Best Friends (mostly)

Ping and Pong are like many of my students, they are best friends mostly. They get jealous and competitive, two strong feelings.

What I love about this story is that anything Ping can do, Pong can do better but Pong never rubs it in or is a bad sport. Regardless, Ping feels jealous.

It’s a great book to discuss rivalry, self esteem, and competition.

It’s perfect as field days and contests approach to guide a lesson on jealousy, pride, and self esteem.

As we read we discuss:

*what is bringing on these feelings?

*why is Ping having them even if Pong is being a good sport?

*how do you think Ping should handle it?

*how would you feel if you were Pong?

* can you relate to either character?

It’s also a great way to introduce the feeling of jealousy. When I asked the my 1st and 2nd grade students how Ping must be feeling, many said mad or sad, but none could identify the feeling of jealousy. When I asked by students why he was having those feelings, many said because Pong was bragging. As you will notice in the book Pong doesn’t brag. In fact he’s a good friend that just happens to be better. This lead to a very interesting discussion!!!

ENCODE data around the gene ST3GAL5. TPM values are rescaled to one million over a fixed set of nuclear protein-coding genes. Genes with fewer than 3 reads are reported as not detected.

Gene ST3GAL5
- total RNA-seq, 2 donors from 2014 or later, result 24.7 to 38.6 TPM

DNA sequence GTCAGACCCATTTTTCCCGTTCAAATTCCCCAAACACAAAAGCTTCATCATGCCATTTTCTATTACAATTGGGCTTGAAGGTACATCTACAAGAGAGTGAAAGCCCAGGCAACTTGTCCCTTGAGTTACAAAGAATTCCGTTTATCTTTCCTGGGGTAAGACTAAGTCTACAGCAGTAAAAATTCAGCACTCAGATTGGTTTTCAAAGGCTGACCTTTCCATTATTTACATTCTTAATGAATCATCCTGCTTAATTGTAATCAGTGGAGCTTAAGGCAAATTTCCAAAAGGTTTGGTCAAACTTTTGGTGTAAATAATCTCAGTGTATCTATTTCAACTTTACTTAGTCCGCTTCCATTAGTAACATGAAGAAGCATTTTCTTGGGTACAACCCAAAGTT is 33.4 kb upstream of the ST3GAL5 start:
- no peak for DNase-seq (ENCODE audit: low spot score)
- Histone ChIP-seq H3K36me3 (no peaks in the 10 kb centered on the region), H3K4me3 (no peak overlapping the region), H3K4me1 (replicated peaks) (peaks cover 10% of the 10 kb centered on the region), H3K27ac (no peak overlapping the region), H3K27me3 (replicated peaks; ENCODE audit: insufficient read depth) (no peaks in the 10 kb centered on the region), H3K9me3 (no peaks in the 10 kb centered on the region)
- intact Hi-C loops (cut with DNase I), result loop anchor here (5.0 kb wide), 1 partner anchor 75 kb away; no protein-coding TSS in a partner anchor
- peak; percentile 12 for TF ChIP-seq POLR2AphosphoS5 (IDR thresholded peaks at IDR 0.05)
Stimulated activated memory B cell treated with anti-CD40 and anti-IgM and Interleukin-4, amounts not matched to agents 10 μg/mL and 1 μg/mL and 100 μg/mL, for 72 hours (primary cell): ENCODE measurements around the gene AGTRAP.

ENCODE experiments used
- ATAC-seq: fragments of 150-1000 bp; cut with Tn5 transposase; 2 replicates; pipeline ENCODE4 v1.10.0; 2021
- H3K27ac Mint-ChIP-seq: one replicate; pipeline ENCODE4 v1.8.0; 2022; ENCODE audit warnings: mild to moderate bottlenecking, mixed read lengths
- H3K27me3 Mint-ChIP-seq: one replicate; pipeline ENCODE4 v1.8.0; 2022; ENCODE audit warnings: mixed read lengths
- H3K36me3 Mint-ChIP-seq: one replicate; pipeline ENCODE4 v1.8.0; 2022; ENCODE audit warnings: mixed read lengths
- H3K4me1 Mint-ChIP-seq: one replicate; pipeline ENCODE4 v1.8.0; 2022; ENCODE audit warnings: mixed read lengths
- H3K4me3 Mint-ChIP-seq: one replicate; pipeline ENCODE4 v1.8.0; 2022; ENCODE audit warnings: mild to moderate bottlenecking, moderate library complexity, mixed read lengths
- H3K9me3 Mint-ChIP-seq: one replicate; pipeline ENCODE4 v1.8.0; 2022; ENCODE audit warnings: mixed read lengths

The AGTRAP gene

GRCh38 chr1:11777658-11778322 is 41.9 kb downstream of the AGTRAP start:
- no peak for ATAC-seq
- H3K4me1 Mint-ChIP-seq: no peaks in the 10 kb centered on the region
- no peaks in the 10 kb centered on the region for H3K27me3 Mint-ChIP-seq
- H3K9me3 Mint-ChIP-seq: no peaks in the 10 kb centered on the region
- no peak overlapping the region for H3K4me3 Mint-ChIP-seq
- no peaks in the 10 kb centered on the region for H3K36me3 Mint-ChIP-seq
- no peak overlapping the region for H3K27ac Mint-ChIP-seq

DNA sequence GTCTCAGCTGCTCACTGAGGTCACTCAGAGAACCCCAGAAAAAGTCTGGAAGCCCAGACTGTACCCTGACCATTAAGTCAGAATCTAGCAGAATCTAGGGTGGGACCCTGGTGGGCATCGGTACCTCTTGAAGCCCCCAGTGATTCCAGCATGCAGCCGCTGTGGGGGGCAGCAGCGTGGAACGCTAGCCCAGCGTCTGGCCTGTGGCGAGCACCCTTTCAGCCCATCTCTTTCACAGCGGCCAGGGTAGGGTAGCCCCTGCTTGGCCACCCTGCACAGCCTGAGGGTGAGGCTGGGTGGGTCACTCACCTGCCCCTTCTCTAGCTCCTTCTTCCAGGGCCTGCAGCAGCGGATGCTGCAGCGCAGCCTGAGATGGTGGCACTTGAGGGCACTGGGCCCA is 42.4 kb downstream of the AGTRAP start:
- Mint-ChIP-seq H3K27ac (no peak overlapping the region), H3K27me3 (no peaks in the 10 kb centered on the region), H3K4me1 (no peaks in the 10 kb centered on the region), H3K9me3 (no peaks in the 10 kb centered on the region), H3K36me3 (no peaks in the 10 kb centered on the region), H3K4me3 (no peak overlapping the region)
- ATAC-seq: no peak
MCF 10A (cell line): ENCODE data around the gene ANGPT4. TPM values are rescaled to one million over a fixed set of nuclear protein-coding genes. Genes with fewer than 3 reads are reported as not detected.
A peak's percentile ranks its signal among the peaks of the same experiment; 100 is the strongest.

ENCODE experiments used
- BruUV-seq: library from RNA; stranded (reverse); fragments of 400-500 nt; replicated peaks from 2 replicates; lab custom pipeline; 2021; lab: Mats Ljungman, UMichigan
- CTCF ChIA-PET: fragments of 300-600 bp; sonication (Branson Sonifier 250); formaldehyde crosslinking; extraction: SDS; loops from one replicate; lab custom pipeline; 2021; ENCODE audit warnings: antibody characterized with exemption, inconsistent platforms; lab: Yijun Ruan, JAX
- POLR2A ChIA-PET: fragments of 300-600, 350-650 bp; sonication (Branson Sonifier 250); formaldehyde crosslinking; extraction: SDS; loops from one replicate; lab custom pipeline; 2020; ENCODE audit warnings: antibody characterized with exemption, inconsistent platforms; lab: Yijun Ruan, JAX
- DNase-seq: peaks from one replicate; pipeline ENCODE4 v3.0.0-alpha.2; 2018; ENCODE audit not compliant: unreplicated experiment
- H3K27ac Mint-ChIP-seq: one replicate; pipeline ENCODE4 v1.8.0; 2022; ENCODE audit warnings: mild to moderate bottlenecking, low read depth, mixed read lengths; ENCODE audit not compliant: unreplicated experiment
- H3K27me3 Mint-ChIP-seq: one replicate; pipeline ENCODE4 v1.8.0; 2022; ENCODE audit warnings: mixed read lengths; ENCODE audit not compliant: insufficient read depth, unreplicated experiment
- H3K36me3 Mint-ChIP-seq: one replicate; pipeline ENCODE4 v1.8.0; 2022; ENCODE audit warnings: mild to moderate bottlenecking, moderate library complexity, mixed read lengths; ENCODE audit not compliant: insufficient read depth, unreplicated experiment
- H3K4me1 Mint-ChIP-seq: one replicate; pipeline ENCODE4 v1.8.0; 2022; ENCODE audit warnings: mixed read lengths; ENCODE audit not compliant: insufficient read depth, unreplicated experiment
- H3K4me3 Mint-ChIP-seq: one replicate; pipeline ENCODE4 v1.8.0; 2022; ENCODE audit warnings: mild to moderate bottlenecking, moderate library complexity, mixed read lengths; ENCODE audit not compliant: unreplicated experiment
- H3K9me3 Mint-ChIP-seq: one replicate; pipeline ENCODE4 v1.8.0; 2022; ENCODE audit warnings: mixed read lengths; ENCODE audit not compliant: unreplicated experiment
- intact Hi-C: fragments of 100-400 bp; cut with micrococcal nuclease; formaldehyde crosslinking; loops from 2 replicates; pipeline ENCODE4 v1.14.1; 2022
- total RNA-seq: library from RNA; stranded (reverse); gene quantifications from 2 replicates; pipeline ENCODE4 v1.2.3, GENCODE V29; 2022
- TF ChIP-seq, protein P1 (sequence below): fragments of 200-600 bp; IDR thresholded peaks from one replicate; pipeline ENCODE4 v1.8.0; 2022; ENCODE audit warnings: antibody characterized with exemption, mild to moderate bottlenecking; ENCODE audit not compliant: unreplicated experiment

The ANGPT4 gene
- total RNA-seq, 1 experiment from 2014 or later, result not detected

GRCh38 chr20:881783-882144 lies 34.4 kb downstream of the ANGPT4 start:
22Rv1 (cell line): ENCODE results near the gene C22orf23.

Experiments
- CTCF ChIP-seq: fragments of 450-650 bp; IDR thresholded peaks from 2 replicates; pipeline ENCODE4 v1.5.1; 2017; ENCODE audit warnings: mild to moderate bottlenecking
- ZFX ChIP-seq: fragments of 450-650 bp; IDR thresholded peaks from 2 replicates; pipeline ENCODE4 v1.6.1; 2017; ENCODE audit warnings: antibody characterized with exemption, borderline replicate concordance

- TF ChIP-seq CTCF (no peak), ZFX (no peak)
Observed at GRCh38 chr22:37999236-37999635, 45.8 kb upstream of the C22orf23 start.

After reading we partner up to discover our uniquenesses by doing a Venn Diagram.

You can also, role play how to handle jealousy and use cooperative learning cards to have students practice working together.

You can find a full set of activity resources here.

I also love to partner this book with Kid President’s’ video on how to disagree.

I often share this book with parents who kids are jealous at home and it’s causing some sibling rivalry. So in my packet I’ve included parent handouts.

How do you handle student jealousy?

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